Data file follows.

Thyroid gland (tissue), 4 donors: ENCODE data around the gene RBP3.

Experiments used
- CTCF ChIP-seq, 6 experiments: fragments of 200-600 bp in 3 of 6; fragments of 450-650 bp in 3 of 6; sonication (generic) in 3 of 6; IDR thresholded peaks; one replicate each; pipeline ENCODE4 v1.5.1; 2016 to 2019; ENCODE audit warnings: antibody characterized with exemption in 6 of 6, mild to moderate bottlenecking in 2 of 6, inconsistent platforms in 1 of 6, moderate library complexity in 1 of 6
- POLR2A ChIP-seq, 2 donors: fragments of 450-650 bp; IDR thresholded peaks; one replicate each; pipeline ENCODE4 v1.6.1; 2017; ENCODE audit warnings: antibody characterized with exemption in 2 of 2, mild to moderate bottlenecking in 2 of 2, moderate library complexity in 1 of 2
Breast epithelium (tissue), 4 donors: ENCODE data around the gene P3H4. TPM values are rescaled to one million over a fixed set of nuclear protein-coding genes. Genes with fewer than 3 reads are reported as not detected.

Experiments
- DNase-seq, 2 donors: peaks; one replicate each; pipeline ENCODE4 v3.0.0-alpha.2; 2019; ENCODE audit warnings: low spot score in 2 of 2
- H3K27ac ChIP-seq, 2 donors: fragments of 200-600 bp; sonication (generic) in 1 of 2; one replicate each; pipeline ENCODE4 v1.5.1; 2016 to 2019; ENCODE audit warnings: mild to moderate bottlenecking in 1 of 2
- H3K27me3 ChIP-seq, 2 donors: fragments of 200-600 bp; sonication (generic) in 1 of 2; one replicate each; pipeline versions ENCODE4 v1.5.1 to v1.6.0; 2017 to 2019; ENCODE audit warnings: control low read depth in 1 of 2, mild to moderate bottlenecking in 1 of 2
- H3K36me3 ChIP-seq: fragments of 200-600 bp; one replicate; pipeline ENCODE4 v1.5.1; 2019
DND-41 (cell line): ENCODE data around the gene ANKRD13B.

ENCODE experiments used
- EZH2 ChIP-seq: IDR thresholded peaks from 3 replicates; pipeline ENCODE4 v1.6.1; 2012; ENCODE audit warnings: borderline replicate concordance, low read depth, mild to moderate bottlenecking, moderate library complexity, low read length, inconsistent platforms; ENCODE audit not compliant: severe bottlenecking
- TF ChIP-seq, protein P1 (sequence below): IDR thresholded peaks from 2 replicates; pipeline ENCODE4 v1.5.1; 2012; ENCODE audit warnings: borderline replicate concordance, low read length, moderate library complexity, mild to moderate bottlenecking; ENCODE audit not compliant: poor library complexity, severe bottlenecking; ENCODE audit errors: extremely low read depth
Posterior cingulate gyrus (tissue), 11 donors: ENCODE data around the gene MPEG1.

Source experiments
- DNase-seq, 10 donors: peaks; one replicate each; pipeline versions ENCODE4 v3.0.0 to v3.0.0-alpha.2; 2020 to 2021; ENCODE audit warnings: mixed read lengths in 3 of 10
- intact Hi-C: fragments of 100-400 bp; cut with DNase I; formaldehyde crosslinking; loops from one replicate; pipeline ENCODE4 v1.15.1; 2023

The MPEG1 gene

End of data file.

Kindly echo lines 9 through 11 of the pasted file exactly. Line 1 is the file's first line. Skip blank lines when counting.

- H3K27me3 ChIP-seq, 2 donors: fragments of 200-600 bp; sonication (generic) in 1 of 2; one replicate each; pipeline versions ENCODE4 v1.5.1 to v1.6.0; 2017 to 2019; ENCODE audit warnings: control low read depth in 1 of 2, mild to moderate bottlenecking in 1 of 2
- H3K36me3 ChIP-seq: fragments of 200-600 bp; one replicate; pipeline ENCODE4 v1.5.1; 2019
DND-41 (cell line): ENCODE data around the gene ANKRD13B.